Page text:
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Basically changing limits of rainbows on Big Man, Bear, PM, Carp, and Little Man during spawning season. Hoping Mr Tonello could way in. I don’t care as long as it’s not a group or two with money behind the change such as guides both Lake and river.
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Personally don't like it. That said I don't remember the last steelhead I kept. However there are lots that do amd how many miles of no kill is there already on some of these rivers? How many miles of fly only? Pretty soon it will be watch fish swim in water only.
 

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My group catches hundreds of steelhead per year, and there's no denying that something is going on. At least on the water we fish. With the exception of one river, total numbers have been going down, while the percentage of hatchery fish is going up. Lots more pressure on the rivers we fish most with the new guys roping everything they catch. The runs in these rivers are also mostly wild. More people are catching fish now. Let's face it, steelhead are as easy to catch as a farm pond bluegill, most of the time, and most fisherman have finally figured it out. It used to be a small percentage of the anglers were catching most of the fish. Now, everybody is catching some fish with more people limiting out. We used to have many big number days and not see anyone with a limit of fish and most other anglers not even catching. I believe that some kind of reduction in fish removed would be a good thing, at least where I fish. Maybe just make it kill for clipped fish?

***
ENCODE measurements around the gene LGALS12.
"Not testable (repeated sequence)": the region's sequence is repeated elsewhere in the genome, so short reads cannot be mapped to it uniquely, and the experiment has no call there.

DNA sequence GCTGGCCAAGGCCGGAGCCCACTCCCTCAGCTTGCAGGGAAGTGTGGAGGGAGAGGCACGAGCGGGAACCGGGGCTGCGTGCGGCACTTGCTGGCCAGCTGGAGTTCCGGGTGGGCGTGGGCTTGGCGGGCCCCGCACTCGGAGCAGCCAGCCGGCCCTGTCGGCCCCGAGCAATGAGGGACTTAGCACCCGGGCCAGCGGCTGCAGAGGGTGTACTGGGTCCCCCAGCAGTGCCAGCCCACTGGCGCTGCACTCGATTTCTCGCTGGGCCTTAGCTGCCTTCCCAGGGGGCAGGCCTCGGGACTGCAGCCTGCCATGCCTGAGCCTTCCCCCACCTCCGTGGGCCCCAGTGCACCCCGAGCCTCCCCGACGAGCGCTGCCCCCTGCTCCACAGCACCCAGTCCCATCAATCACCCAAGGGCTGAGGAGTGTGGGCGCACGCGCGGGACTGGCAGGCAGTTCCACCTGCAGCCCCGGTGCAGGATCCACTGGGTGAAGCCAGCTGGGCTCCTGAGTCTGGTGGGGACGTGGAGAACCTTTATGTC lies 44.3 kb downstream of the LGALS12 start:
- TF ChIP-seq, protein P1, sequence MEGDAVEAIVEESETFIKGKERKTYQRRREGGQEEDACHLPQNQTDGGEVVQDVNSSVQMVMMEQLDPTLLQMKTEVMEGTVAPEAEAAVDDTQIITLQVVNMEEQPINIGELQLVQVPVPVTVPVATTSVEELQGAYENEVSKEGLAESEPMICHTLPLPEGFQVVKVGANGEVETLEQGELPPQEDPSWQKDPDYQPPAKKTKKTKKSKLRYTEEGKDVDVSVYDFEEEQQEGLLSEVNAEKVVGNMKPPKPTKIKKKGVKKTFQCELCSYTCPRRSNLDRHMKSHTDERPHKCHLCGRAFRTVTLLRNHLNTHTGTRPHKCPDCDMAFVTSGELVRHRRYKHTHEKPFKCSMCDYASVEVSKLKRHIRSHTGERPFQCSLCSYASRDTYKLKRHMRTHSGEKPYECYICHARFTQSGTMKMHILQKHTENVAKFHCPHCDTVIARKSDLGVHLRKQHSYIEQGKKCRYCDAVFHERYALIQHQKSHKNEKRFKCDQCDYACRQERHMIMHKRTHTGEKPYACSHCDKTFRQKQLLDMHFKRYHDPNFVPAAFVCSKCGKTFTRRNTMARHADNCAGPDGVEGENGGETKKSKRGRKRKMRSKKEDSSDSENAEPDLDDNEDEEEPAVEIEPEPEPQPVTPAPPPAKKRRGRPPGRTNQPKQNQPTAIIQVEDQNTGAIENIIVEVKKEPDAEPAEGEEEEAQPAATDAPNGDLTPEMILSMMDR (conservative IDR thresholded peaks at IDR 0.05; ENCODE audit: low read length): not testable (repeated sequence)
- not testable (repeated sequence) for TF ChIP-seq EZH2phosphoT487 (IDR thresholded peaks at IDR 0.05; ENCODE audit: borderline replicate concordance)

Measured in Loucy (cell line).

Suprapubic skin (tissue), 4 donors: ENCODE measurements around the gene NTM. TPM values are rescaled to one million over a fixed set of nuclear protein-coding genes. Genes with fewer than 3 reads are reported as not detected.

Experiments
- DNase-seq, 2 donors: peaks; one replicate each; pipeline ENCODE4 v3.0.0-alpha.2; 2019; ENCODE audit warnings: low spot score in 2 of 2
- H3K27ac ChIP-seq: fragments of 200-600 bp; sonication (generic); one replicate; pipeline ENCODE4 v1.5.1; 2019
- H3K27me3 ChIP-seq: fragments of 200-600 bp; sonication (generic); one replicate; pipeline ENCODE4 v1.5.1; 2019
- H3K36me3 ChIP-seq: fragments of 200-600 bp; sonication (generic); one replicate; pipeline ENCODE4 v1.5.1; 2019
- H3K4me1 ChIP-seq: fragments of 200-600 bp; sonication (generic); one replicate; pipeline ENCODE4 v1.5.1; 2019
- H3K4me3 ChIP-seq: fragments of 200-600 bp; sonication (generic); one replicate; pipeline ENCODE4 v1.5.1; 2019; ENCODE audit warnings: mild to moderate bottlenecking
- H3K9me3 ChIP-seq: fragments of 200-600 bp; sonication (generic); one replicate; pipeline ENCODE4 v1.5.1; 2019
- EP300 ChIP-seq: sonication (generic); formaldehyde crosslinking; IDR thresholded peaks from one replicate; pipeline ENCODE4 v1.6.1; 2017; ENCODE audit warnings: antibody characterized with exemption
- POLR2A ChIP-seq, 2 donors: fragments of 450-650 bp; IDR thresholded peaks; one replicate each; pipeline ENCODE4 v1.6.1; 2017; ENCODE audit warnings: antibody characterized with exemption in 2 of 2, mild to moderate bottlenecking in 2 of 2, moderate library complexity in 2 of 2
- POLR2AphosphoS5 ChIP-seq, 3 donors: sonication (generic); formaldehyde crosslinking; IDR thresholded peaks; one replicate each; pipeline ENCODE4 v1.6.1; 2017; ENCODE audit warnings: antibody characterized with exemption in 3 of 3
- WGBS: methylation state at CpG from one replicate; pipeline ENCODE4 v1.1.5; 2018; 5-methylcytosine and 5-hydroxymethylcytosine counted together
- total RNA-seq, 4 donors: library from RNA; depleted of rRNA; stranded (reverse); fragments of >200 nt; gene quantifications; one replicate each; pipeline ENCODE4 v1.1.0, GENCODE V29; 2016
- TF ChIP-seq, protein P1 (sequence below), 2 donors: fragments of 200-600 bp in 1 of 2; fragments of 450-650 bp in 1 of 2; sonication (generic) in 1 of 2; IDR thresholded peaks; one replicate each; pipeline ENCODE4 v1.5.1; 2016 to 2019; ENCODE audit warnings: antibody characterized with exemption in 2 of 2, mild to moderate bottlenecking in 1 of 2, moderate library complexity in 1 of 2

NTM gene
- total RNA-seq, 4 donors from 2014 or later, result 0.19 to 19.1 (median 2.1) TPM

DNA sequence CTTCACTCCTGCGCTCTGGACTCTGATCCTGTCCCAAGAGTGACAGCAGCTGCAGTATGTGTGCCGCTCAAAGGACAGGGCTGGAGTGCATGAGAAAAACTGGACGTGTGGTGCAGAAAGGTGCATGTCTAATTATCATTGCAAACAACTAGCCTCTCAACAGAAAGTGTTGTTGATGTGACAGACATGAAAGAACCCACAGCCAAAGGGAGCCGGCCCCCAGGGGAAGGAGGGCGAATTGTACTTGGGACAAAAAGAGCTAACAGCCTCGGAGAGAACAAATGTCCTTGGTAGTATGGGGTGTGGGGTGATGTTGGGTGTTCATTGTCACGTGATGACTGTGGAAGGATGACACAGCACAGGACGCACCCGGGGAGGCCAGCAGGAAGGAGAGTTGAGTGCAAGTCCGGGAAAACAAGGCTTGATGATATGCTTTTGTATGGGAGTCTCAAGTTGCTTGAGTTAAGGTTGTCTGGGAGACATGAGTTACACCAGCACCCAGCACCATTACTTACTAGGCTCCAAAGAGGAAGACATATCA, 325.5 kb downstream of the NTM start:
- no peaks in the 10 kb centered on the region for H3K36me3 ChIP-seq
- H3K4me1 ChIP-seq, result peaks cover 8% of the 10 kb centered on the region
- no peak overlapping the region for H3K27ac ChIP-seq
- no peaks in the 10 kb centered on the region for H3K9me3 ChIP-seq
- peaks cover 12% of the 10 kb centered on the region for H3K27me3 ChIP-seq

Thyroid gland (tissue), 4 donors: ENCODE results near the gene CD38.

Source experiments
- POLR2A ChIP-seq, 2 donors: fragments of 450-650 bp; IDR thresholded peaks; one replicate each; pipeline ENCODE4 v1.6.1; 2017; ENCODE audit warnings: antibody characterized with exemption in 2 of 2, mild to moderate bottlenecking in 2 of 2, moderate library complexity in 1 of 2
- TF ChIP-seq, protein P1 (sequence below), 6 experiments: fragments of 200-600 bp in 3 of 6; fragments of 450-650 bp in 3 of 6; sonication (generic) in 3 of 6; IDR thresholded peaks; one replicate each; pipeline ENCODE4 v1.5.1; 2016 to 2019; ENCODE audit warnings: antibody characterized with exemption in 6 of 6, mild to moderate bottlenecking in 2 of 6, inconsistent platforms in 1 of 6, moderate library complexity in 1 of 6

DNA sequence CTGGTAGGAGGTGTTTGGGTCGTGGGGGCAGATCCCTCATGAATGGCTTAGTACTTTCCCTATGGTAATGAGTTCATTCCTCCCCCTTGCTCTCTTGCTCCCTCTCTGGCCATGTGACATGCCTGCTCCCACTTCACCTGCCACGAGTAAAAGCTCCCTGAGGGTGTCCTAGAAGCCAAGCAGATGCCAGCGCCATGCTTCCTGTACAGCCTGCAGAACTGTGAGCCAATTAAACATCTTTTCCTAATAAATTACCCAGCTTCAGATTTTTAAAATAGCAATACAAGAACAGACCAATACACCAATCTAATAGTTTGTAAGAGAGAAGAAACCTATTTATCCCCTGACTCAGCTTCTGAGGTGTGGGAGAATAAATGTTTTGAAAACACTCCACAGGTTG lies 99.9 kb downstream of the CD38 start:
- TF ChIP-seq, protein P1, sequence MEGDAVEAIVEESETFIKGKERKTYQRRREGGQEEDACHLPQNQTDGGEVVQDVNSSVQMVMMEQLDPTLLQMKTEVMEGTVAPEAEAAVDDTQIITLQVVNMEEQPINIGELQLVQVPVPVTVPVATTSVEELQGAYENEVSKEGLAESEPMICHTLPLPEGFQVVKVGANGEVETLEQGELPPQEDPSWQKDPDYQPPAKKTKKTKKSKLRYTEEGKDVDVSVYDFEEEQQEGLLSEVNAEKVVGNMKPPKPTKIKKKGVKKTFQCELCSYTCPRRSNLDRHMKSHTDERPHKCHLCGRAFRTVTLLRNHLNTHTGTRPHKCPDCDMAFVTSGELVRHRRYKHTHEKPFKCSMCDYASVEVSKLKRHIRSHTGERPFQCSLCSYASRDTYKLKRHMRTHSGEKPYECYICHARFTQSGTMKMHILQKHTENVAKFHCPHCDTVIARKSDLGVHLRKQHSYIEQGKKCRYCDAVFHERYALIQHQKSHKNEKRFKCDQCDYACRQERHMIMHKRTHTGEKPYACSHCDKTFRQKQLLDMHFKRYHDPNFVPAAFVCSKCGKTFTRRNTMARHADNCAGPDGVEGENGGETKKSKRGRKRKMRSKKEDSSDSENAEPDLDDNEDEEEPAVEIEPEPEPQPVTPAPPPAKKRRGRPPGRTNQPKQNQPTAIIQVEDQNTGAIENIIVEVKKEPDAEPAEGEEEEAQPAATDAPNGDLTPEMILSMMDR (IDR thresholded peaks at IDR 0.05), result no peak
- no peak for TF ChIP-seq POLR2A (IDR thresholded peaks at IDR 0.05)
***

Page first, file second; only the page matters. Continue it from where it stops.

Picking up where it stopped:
Seems like most people who steelhead fish fail to realize that, unlike salmon, our steelhead runs are made up of multiple year classes of fish. So, if each year a good portion of the run is removed, the numbers in each following run are going to go down exponentially. I also think we need to put some work into some of our not so big name tribs that are producing wild fish. I know of miles of stream that used to produce lots of fish that are so degraded that they are now chub water. Steelhead have been here for damn near 150 years, I say it's time start managing them as the natural resource they are and I hope this would be a move in the right direction.
 

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Personally don't like it. That said I don't remember the last steelhead I kept. However there are lots that do amd how many miles of no kill is there already on some of these rivers? How many miles of fly only? Pretty soon it will be watch fish swim in water only.
I keep few steelhead about it but want to keep them when I want to so I can see not being happy at same time. Should help overall numbers in long run. Rivers like that big man and pm where guides pound the sh out of it, even bear gets hit hard definitely not bad to see. Also several guides doing catch and release but many more fill clients coolers. Honestly clients pay for it and I really don’t have a problem with it but it puts a hurting on numbers if guides are on the water almost everyday. I’ve heard a lot of talk about this the last few years and good amount of people not happy and just as many or even more are happy to see.
 

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I support reduced limits of Steelhead during spawning season. I do not support gear restrictions for specific waters. I would support closing rivers that support good natural reproduction of Steelhead entirely for the spawn.